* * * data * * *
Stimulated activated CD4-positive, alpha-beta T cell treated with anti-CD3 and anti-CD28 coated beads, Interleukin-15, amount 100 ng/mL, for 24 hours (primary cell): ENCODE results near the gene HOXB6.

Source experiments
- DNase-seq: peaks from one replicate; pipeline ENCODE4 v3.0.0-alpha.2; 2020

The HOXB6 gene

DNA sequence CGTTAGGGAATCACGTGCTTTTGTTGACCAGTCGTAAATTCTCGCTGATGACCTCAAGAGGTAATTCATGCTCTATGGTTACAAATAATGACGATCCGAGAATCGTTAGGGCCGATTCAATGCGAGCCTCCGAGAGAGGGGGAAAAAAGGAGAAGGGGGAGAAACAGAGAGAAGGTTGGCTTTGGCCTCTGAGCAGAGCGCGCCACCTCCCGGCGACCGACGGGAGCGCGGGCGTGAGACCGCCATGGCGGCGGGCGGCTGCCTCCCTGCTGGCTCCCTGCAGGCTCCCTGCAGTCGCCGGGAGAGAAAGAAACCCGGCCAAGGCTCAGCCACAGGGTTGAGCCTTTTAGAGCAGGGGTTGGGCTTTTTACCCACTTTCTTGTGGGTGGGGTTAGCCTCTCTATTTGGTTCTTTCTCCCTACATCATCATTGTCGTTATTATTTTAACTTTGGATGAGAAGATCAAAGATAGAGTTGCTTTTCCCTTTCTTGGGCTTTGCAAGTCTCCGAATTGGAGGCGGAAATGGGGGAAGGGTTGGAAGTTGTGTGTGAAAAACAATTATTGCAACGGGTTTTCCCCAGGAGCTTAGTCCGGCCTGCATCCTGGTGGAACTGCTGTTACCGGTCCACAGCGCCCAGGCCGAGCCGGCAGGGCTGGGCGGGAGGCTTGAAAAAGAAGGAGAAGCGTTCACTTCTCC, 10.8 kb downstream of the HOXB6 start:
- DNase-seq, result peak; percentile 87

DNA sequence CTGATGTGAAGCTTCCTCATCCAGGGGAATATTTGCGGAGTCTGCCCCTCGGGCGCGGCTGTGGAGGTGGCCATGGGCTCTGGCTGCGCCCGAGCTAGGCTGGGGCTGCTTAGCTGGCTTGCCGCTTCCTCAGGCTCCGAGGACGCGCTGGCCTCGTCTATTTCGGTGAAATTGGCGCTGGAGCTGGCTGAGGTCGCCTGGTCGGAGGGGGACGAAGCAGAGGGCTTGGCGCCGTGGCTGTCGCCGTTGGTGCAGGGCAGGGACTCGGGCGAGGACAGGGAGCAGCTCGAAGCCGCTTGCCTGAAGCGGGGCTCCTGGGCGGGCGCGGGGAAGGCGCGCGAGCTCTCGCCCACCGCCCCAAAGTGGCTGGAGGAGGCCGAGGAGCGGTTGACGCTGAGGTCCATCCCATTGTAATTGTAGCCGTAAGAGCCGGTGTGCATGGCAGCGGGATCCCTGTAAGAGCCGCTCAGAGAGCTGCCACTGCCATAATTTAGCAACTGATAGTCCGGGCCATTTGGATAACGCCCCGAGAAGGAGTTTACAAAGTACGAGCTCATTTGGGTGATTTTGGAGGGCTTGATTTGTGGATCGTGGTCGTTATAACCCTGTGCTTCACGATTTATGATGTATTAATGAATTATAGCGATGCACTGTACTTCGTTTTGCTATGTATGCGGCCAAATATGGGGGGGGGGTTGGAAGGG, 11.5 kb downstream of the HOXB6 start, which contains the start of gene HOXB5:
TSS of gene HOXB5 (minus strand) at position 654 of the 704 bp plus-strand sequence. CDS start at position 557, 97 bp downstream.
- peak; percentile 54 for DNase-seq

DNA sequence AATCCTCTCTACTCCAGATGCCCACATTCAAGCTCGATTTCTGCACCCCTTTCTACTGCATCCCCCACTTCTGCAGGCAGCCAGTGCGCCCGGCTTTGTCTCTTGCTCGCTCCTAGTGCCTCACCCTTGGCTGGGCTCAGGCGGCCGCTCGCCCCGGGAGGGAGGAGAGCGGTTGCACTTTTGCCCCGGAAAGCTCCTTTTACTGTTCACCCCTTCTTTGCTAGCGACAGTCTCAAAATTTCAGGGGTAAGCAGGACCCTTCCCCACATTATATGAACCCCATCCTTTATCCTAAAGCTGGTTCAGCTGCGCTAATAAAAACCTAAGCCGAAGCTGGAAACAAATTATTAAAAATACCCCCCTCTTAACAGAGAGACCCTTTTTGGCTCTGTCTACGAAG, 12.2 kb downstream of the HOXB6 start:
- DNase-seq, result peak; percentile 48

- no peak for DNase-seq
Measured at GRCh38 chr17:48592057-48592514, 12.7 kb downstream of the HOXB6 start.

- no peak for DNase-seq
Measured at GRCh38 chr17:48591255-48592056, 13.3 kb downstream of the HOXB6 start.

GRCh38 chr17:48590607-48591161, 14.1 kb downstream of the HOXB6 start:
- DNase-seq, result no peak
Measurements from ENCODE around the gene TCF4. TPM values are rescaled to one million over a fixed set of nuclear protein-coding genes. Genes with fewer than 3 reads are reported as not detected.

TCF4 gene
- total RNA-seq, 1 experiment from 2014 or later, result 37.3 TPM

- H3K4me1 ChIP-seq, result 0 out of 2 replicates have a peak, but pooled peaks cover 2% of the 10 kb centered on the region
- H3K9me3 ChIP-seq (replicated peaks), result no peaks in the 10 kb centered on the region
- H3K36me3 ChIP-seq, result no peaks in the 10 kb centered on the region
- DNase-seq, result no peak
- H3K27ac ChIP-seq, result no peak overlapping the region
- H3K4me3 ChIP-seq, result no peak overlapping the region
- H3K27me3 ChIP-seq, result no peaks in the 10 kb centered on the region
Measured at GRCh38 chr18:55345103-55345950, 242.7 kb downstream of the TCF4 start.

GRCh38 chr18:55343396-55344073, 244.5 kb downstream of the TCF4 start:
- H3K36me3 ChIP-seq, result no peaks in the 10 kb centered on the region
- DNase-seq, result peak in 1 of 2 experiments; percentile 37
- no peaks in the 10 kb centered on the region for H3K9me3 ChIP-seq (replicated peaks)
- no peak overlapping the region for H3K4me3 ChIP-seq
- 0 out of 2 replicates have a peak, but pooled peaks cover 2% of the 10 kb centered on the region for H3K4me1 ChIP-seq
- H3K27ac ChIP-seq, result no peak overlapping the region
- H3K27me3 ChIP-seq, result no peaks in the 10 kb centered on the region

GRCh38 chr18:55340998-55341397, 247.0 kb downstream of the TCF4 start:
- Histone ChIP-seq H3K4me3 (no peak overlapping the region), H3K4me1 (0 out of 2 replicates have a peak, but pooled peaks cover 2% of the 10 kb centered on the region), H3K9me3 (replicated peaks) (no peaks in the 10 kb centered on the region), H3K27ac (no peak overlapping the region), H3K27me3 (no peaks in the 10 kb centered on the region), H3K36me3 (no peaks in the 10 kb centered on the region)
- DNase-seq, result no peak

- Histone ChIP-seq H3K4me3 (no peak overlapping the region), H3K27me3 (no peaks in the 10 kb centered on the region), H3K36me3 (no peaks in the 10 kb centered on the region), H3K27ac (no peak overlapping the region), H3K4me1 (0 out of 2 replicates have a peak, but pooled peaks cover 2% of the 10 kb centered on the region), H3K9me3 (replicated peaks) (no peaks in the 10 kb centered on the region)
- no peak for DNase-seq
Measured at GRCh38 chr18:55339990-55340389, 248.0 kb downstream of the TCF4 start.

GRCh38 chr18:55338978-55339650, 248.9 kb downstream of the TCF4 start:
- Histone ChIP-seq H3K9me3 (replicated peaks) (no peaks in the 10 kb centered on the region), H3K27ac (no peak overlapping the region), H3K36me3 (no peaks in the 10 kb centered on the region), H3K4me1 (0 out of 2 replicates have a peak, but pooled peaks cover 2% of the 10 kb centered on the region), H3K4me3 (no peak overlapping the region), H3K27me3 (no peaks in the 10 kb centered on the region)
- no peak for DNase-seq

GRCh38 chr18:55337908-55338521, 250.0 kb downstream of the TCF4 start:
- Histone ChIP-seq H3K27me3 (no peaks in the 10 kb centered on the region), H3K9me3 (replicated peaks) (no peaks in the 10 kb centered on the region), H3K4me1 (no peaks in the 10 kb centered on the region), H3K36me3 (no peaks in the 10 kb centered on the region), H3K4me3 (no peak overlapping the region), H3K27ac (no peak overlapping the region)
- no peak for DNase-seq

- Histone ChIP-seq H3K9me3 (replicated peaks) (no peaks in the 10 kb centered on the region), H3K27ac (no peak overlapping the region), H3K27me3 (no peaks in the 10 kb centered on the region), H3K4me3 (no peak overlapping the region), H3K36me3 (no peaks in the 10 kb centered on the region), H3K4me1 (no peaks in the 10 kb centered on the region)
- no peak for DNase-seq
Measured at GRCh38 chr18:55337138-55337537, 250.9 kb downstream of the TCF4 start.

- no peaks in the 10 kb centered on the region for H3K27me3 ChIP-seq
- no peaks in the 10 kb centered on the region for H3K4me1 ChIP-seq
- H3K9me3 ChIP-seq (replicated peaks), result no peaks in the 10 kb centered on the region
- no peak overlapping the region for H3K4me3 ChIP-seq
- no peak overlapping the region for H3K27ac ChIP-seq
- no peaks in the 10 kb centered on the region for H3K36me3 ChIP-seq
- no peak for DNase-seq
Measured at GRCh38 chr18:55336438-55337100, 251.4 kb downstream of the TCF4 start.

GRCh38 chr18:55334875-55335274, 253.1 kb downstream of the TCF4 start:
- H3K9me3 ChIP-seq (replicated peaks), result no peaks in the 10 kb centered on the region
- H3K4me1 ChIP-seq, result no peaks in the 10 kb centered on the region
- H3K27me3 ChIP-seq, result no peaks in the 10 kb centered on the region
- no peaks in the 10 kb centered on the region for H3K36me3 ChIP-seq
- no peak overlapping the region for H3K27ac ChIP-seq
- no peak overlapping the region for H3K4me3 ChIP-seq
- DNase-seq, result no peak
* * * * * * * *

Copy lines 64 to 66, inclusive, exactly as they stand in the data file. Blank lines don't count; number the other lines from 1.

- no peaks in the 10 kb centered on the region for H3K36me3 ChIP-seq
- no peak overlapping the region for H3K27ac ChIP-seq
- no peak overlapping the region for H3K4me3 ChIP-seq